fluids, structural mechanics & acoustcs research areas
As an integral part of Hydroacoustics, Structural Acoustics specializes in vibro-acoustic characterization and noise diagnostics (in air or water) of complex structures using both computational and experimental analysis. Industry standard and cutting edge in-house generated computational tools are used to accurately model how a structure responds to fluid forces influencing it and conversely how the structure generates a response in the surrounding fluid. Click HERE for information about ARL's reverberant tank facility.
These fluid-structure interactions manifest themselves in measurable quantities such as radiated sound power, surface vibration, surface pressures, loss factors, and modal response. The Structural Acoustics Department, working closely with the Flow Acoustics Department, also has the capability to fabricate, instrument, and measure complex structures and verify the results using computational analysis. Once the predominant structural-acoustic behavior is modeled, verified, and understood, Noise Control Engineering techniques are incorporated to tailor structures to control the responses.
This approach has been successfully utilized by the Structural Acoustics Department on a variety of applications including such items as propellers, plates, hulls, enclosures, and other complex structures to minimize vibro-acoustic response.
ARL Penn State performs experimental and theoretical research in the areas flow acoustics, structural acoustics, noise control, and active noise cancellation. Researchers in this area have access to excellent facilities that provide opportunity to research many areas of the physics of flow-generated acoustic forcing functions and the structural response to these forcing functions.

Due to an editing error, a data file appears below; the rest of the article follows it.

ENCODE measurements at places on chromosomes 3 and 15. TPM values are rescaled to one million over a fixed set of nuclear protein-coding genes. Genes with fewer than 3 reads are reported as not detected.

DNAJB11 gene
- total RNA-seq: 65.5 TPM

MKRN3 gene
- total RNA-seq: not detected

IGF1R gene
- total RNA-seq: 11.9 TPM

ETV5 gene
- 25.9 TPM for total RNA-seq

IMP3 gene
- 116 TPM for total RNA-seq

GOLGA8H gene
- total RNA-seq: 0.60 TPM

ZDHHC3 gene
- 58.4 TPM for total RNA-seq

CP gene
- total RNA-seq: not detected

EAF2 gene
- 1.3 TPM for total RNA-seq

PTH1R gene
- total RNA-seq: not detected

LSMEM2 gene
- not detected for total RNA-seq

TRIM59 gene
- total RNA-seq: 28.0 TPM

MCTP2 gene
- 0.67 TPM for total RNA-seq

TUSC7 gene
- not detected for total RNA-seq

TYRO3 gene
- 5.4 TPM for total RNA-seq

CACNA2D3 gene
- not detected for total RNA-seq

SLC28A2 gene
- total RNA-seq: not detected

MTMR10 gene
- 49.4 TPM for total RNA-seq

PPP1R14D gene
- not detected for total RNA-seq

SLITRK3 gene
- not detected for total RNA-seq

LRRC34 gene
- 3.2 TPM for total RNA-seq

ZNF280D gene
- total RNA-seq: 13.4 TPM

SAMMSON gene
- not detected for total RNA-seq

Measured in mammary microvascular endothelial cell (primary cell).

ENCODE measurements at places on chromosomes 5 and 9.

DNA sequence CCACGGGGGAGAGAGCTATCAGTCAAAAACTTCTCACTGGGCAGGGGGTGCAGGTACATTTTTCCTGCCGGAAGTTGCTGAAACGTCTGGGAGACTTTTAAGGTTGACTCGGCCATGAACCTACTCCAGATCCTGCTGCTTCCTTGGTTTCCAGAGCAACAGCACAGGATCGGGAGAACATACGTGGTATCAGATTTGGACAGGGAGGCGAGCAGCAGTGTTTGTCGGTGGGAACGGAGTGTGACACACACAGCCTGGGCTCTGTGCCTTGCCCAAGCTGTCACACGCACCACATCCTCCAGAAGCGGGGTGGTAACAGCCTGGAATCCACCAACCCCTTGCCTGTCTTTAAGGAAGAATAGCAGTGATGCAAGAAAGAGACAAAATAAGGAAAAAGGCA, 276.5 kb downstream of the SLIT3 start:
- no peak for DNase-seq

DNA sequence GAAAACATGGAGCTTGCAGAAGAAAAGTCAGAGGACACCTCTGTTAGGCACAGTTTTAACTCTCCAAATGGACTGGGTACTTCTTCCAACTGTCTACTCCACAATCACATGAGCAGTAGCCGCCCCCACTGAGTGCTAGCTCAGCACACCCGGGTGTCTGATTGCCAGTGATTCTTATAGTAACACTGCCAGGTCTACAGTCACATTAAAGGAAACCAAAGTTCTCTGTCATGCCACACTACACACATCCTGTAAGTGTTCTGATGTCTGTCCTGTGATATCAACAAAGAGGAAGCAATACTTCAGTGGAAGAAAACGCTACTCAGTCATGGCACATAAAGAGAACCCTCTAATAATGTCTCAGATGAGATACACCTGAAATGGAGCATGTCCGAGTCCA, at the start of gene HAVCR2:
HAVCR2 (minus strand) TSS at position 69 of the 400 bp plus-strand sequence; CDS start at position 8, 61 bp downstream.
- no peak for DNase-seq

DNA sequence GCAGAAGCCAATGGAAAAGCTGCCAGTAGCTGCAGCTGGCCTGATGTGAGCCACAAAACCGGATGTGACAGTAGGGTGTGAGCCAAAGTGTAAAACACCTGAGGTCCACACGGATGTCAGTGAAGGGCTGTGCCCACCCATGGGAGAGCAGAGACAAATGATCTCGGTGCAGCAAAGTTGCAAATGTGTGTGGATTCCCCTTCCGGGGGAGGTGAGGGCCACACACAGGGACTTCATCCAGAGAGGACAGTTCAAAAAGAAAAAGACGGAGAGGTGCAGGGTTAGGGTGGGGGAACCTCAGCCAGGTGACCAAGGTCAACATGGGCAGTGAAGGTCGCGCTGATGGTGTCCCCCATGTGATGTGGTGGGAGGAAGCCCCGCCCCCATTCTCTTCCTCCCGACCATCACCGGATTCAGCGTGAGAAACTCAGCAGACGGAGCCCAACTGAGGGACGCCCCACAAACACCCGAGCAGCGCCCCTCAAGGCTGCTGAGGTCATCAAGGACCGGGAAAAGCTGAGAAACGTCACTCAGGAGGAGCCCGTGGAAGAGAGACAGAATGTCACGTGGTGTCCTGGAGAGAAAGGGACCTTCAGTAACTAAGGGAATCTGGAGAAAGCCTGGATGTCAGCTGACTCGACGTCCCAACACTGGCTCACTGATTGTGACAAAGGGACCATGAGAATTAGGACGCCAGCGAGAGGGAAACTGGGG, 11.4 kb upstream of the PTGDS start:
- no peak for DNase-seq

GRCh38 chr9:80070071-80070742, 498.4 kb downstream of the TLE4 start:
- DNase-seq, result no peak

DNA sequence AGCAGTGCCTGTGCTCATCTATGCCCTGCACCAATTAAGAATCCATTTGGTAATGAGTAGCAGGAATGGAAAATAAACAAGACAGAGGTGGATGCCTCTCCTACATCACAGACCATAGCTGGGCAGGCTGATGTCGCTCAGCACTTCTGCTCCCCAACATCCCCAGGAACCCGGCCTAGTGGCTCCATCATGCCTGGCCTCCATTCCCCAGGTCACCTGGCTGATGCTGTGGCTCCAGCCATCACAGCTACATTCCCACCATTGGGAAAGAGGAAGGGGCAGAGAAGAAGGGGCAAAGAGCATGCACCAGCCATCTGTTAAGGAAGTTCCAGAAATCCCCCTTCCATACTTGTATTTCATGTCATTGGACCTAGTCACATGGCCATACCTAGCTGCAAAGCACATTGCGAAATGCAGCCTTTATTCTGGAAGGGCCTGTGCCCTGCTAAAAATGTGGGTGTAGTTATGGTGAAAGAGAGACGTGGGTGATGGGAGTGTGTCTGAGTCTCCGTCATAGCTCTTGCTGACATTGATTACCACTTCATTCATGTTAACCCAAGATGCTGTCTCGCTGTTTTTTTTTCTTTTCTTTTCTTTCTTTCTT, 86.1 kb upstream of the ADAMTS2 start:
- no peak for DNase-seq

The research focus is primarily in the design, analysis, and testing of turbomachinery systems. Other typical systems that have been and are being considered are automotive HVAC, computer and electronic systems, vacuum cleaners, and diesel engines. The experimental effort is enhanced with a developing computational effort in the areas of structural response of propulsion systems, radiation efficiency, and flow interaction. The computational effort concurrently incorporates technology developed in other research areas at ARL Penn State, namely, fluid dynamics, computational mechanics, and manufacturing science.
Boundary Element Models
We model the sound radiated by vibrating structures with our ARL developed Boundary Element (BE) modeling technique.
ARL's approach converts surface vibrations into lumped volume velocities, leading to a computationally efficient approach which does not have the 'forbidden frequency' problems that plague many other boundary element approaches.
Our software allows us to compute radiated sound fields at any frequency, like the sound from this loudspeaker.